I love to write about writers, artists, interesting people and places, but every once in a while I toot my own horn and talk about my latest books. Many of you have already read Cuckoo Clock Caper and I have heard from you--thank you for your kind words.
At this moment I have a 96,000-word story standing by, ready for publication. Unfortunately it does not fit the format regulations at Cozy Cat Press, so I will be publishing "Beetles In the Boxcar" on Kindle in a week or two. In the meantime I am one-third of the way through book number six.
If you would like to read more Josephine adventures just go to Amazon and type in "Joyce Oroz." Thanks for listening!
Book review by Robert Walch at the Salinas Californian
Local connection: A retired muralist and commercial artist, Joyce Oroz lives in Aromas. This is the fourth suspense novel in the Josephine Stuart series. The story is set primarily in Santa Cruz County and Moss Landing.
Content: Fifty-year-old muralist Josie Stuart’s life becomes somewhat complicated when a neighbor’s home mysteriously burns down and he ends up moving in with her. Emmett Hooley’s sister dies in the blaze and the 90-year-old clockmaker has no place to go, so Josie extends a helping hand.
Besides getting the old man back on his feet, Josie is also determined to discover who set Emmett’s house on fire and caused his sister’s death. As she delves into his past and meets his family and friends, the inquisitive artist discovers that her house guest is not only quite wealthy but he has also made a name for himself in the world of cuckoo clocks.
As the novel unfolds, the reader also follows the progress of a commission the artist is working on in Moss Landing. While she and her assistants are re-creating the Parthenon on the sidewall of a new art gallery, Josie encounters some really bad modern art. Josie marvels that anyone would want to hang the bizarre canvasses on their walls, let along pay big bucks for them. This situation, like other seemingly random events in the story, percolates for a while and then becomes an important element in the final solution to what happened the night Emmett’s house went up in flames.
Perhaps the author’s reliance on “coincidence” and how certain pieces of the puzzle finally come together will bother some readers, but those who continue to follow this series won’t mind too much. The number of mysteries in this series now attests to the fact that Josie Stuart has a loyal following of fans willing to overlook a few plot quirks because this Aromas amateur sleuth is such a beguiling lady.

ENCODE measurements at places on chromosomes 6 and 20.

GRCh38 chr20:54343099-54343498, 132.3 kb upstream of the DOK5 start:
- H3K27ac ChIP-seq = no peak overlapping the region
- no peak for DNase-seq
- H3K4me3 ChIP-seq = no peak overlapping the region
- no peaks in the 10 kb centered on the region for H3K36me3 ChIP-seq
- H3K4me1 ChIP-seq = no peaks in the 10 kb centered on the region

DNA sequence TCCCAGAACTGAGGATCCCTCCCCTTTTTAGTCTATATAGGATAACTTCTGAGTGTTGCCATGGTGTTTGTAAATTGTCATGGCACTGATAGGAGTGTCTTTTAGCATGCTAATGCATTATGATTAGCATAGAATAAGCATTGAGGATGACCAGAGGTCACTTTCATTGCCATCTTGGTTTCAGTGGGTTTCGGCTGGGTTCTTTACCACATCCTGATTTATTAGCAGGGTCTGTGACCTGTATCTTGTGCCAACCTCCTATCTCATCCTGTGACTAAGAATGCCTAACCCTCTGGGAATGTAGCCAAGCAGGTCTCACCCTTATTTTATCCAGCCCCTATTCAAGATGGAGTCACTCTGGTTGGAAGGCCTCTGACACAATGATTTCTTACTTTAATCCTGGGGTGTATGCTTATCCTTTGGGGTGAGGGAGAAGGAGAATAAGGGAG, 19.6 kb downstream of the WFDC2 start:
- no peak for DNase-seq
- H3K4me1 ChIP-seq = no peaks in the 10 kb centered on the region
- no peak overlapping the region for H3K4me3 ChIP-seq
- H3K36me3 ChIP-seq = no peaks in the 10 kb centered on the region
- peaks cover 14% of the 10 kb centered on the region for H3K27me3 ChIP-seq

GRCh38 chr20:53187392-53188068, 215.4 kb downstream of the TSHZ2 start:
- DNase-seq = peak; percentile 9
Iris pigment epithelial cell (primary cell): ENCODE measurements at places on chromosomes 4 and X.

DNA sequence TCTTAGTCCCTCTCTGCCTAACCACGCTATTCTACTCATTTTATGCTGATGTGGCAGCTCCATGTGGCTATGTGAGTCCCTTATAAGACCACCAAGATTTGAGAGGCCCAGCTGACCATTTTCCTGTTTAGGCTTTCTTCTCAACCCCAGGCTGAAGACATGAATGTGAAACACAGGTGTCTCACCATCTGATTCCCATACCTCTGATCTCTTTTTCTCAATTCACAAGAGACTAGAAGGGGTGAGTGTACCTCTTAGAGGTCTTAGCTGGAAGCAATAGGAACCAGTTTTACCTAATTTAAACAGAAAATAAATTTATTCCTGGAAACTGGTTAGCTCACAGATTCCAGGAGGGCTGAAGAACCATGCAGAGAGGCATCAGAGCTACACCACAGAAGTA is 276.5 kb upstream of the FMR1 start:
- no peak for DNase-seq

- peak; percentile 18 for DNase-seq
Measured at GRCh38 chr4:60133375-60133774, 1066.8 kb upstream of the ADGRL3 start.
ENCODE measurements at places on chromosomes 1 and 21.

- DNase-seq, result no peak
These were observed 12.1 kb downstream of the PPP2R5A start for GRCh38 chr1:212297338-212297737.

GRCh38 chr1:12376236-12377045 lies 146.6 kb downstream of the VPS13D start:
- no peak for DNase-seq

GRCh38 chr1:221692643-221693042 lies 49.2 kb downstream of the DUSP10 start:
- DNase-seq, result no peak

Quote: “I took a deep breath and submerged myself. Murky water stung my eyes as I searched for Solow. I saw movement and swam deeper toward a shadow dog with his leash wrapped up in a submerged bicycle. There was no time to think about how a bicycle ends up in the drink, along with rusted steel bed springs and some other weird stuff. I went straight to my poor sweet dog and unhooked his leash,” (Note: that “other weird stuff” is important as you’ll see as the story races towards its conclusion!)
Here is a quote from my friend and editor, Tomi Edmiston:
"Josephine's unquenchable thirst for the truth leads her on another rollicking trail of adventures, or should I say "misadventures." When one of her neighbor's house explodes and goes up in flames, Josephine, true to her nature, becomes a mole digging beneath the surface to uncover what she suspects are unscrupulous, murderous acts. Her sleuthing takes her far afield from her usual Aromas and Moss Landing, California, terrain into the middle of a desolate Arizona desert to attend a Cuckoo Clock Convention and all the dangers that abound thereof. Josephine has that uncanny ability to bring closure to a seemingly innocent but murderous incident. We can only hope that someday, she can do the same for her love life with that charming, handsome man in her life. A delightful read with lots of adventure; devoid of unnecessary x-rated scenes and vulgar language."